Jacob Burckhardt (May 25, 1818, Basel, Switzerland – August 8, 1897, Basel) was a Swiss historian of art and culture, fields which he helped found.
The son of a Protestant clergyman, Burckhardt studied theology in Basel and in Neuchâtel until 1839, when he moved to the University of Berlin to study history, especially art history, then a new field. At Berlin, he attended lectures by Leopold von Ranke, the founder of history as a respectable academic discipline. He spent part of 1841 at the University of Bonn, studying under the art historian Franz Kugler, to whom he dedicated his first book, Die Kunstwerke der belgischen Städte (1842). He taught at the University of Basel, 1843-55, then at ETH, the engineering school in Zurich. In 1858, he returned to Basel to assume the professorship he held until his 1893 retirement. Only starting in 1886 did he teach art history exclusively. He twice declined offers of professorial chairs at German universities, at the University of Tübingen in 1867, and Ranke's chair at the University of Berlin in 1872.
See Life by Hans Trog in the Basler Jahrbuch for 1898, pp. 1-172.
Burkhardt's historical writings did much to establish art history as an academic discipline, and also have literary value in their own right. His innovative approach to historical research emphasized the value of culture and art when analyzing the social and political trends underlying historical events.
In 1838 he made his first journey to Italy, and published his first important articles, Bemerkungen über schweizerische Kathedralen ("Remarks about Swiss Cathedrals"). In 1847 he brought out new editions of Kugler's two great works, Geschichte der Malerei and Kunstgeschichte, and in 1853 published his own work, Die Zeit Constantins des Grossen ("The Age of Constantine the Great"). He spent the greater part of the years 1853–1854 in Italy, collecting materials for his 1855 Der Cicerone: Eine Anleitung zum Genuss der Kunstwerke Italiens (7th German edition, 1899), also dedicated to Kugler. This work, which covered sculpture and architecture, as well as painting, became an indispensable guide to the art traveller in Italy.
About half of the original edition was devoted to the art of the Renaissance. Thus Burckhardt was naturally led to write the two books for which he is best known, his 1860 Die Cultur der Renaissance in Italien ("The Civilization of the Renaissance in Italy") (English translation, by SGC Middlemore, in 2 vols., London, 1878), and his 1867 Geschichte der Renaissance in Italien ("The History of the Renaissance in Italy"). The Civilization of the Renaissance in Italy was the most influential interpretation of the Italian Renaissance in the 19th century and is still widely read. Burckhardt and the German historian George Voigt founded the historical study of the Renaissance. In contrast to Voigt, who confined his studies to early Italian humanism, Burckhardt dealt with all aspects of Renaissance society.
Burkhardt considered the study of ancient history an intellectual necessity and was a highly respected scholar of Greek civilization. "The Greeks and Greek Civilization" sums up of the relevant lectures, "Griechische Kulturgeschichte", which Burckhardt first gave in 1872 and which he repeated until 1885. At his death, he was working on a four-volume survey of Greek civilization.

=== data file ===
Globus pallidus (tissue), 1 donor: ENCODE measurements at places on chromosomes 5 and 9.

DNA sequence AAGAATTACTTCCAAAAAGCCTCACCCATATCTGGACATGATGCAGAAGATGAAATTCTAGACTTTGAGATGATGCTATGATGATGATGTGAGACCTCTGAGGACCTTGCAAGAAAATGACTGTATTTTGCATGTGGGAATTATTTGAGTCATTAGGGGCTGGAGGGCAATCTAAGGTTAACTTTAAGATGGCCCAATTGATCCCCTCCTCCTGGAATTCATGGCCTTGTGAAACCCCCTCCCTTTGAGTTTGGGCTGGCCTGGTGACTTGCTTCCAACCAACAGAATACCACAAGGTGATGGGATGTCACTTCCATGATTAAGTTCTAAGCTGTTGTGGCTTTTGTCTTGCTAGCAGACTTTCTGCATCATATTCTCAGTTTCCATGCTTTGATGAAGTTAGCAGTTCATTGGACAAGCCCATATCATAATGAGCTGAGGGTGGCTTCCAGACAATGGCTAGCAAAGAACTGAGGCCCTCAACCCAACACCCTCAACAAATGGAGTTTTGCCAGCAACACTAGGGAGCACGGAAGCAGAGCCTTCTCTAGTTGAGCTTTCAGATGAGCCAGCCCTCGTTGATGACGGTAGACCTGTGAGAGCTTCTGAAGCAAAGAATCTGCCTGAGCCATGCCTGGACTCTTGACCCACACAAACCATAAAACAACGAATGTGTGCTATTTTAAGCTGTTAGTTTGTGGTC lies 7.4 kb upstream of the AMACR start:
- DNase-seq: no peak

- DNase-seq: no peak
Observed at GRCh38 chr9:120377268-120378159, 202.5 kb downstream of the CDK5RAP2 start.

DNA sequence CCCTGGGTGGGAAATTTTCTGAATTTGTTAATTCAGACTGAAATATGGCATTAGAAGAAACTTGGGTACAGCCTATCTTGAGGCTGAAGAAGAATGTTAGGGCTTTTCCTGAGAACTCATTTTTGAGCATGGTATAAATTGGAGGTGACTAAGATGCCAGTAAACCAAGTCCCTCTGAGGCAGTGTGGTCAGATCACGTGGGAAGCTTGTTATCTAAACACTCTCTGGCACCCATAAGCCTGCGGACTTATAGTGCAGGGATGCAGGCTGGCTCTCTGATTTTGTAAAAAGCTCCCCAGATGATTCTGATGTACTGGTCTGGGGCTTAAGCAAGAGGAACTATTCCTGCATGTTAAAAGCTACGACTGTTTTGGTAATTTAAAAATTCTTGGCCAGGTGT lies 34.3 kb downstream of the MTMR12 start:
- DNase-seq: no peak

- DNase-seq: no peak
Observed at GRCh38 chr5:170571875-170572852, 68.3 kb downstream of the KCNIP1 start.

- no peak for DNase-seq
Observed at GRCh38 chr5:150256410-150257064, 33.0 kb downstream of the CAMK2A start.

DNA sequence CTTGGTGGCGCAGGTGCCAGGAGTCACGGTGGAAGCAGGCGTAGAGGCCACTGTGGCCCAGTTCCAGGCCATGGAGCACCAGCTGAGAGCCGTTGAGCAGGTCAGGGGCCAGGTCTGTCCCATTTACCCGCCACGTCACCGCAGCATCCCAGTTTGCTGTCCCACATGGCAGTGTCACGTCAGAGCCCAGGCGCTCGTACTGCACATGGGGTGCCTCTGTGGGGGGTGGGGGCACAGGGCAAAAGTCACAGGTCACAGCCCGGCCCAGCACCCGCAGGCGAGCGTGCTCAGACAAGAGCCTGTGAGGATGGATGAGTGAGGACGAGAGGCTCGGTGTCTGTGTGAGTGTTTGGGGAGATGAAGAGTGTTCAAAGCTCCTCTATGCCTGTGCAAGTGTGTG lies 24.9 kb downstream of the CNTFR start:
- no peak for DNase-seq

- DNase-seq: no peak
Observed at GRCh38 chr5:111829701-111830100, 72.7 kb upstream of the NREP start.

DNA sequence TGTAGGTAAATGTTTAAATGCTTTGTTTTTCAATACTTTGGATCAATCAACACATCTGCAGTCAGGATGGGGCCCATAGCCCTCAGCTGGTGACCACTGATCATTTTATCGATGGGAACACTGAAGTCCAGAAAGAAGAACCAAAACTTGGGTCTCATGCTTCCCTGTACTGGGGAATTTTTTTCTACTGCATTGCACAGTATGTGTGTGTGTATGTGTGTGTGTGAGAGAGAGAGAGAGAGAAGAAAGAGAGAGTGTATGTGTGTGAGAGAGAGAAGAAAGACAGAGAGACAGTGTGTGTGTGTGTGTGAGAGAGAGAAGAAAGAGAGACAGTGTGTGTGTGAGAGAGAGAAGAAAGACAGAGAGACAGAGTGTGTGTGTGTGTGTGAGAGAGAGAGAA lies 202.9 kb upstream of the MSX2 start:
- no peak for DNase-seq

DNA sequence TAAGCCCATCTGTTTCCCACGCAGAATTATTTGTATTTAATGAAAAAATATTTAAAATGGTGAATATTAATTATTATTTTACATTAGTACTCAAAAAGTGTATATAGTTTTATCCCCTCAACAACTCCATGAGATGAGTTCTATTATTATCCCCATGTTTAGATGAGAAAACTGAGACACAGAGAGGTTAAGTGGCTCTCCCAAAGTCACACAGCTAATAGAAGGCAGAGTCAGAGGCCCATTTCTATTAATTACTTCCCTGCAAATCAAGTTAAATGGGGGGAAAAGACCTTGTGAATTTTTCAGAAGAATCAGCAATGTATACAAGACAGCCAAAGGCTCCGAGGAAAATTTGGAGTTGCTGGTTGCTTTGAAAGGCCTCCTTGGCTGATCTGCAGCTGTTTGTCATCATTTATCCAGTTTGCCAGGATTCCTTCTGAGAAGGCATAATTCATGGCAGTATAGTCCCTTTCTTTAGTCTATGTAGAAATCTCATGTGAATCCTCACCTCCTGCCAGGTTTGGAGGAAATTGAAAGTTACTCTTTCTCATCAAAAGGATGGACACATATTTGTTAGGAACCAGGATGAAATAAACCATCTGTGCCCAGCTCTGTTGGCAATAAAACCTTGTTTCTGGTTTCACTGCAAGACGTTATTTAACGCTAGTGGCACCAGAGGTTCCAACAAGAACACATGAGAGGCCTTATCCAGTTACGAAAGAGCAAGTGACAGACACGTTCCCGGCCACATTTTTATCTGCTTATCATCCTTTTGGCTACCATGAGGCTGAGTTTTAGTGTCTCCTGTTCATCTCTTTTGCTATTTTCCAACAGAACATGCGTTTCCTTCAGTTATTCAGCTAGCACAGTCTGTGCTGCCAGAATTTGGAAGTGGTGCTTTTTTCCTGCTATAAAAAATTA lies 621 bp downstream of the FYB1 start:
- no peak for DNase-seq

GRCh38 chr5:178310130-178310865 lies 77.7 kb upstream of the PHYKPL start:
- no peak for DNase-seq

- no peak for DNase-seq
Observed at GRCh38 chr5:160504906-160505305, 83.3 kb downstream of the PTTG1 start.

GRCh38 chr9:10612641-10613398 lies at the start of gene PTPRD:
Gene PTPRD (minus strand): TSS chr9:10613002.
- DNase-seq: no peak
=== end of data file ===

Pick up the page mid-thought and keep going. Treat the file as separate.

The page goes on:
Friedrich Nietzsche, appointed professor of classical philology at Basel in 1869 at the age of 24, admired Burckhardt and attended some of his lectures. Nietzsche believed Burckhardt agreed with the thesis of his The Birth of Tragedy, namely that Greek culture was defined by opposing "Apollinian" and "Dyonisian" tendencies. Nietzsche and Burkhardt enjoyed each other's intellectual company, even as Burckhardt kept his distance from Nietzsche's evolving philosophy. Their extensive corresponded over a number of years has been published.
There is an interesting tension in Burkhardt's persona between the wise and worldly student of the Italian Renaissance, and the cautious product of Swiss Calvinism who had studied extensively for the ministry. The Swiss polity in which he spent nearly all of his life was a good deal more democratic and stable than was the norm in 19th century Europe. As a Swiss, Burkhardt was also cool to German nationalism and to German claims of cultural and intellectual superiority. He was also amply aware of the rapid political and economic changes taking place in the Europe of his day, commenting in his lectures and writings on the Industrial Revolution, the European political upheavals of his day, and the growing European nationalism and militarism. Events amply fulfilled his prediction of a cataclysmic 20th century, in which violent demagogues (whom he called "terrible simplifiers") would play central roles. Burckhardt the prophetic pessimist and cautious liberal, the German language counterpart to Tocqueville and Lord Acton, and the author of three volumes reprinted by the Liberty Fund, has some following among contemporary conservative political and moral philosophers. On Burckhardt the political and social thinker, see Sigurdson (2004).
Theodore Ziolkowski, in his Introduction to the English translation of Hermann Hesse's The Glass Bead Game, asserts that Hesse's character Father Jacobus is based on Burckhardt.
Burckhardt's face is printed on the Swiss 1000 franc banknote.
Liberty Fund reprints: